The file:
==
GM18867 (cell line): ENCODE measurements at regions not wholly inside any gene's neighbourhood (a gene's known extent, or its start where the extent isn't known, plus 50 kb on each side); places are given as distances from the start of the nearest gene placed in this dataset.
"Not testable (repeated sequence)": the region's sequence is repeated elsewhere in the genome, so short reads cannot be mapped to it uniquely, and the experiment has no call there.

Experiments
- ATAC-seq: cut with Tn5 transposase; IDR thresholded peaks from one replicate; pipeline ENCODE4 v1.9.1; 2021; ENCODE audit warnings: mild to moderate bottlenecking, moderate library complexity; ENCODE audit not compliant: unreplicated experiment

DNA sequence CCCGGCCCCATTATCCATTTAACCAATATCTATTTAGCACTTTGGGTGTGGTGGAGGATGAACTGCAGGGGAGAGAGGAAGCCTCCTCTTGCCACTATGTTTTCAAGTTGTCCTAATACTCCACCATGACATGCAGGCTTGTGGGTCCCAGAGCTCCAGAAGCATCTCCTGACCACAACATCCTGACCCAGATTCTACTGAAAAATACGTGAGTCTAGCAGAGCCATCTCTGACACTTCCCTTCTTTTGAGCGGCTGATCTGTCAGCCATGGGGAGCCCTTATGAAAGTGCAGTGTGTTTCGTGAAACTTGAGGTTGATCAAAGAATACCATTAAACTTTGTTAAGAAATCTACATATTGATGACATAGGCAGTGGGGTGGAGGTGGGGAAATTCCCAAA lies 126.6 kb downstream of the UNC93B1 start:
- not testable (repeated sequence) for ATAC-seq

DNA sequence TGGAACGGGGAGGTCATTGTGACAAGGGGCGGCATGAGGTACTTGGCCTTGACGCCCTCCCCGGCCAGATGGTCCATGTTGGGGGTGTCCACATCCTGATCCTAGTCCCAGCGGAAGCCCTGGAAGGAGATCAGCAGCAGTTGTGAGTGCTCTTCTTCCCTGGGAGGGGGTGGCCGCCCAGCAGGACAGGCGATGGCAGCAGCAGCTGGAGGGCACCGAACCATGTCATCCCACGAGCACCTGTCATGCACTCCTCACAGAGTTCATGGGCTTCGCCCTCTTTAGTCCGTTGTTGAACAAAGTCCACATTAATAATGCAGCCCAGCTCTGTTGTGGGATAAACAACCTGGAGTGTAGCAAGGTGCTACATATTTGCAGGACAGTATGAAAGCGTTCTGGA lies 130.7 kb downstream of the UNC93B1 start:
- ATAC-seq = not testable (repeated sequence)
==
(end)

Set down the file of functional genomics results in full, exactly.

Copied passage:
GM18867 (cell line): ENCODE measurements at regions not wholly inside any gene's neighbourhood (a gene's known extent, or its start where the extent isn't known, plus 50 kb on each side); places are given as distances from the start of the nearest gene placed in this dataset.
"Not testable (repeated sequence)": the region's sequence is repeated elsewhere in the genome, so short reads cannot be mapped to it uniquely, and the experiment has no call there.

Experiments
- ATAC-seq: cut with Tn5 transposase; IDR thresholded peaks from one replicate; pipeline ENCODE4 v1.9.1; 2021; ENCODE audit warnings: mild to moderate bottlenecking, moderate library complexity; ENCODE audit not compliant: unreplicated experiment

DNA sequence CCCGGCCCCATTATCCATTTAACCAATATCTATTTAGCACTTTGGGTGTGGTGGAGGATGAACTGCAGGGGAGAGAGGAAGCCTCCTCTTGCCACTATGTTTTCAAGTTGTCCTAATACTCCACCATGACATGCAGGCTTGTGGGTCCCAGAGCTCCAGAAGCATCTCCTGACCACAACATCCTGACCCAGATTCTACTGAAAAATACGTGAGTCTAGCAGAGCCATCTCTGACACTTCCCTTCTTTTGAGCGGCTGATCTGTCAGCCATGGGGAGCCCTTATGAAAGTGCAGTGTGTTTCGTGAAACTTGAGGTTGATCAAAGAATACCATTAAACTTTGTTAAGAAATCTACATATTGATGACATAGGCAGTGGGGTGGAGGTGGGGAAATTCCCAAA lies 126.6 kb downstream of the UNC93B1 start:
- not testable (repeated sequence) for ATAC-seq

DNA sequence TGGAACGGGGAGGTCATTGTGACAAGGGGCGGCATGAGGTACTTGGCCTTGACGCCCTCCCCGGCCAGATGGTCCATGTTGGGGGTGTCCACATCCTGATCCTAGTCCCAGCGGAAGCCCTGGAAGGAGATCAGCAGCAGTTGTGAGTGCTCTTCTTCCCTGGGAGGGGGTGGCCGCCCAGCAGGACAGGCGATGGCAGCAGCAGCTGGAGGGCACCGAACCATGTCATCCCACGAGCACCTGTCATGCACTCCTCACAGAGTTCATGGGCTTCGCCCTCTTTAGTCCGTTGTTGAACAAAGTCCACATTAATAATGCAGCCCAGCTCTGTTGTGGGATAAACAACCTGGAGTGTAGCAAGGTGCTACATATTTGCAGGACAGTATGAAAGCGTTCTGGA lies 130.7 kb downstream of the UNC93B1 start:
- ATAC-seq = not testable (repeated sequence)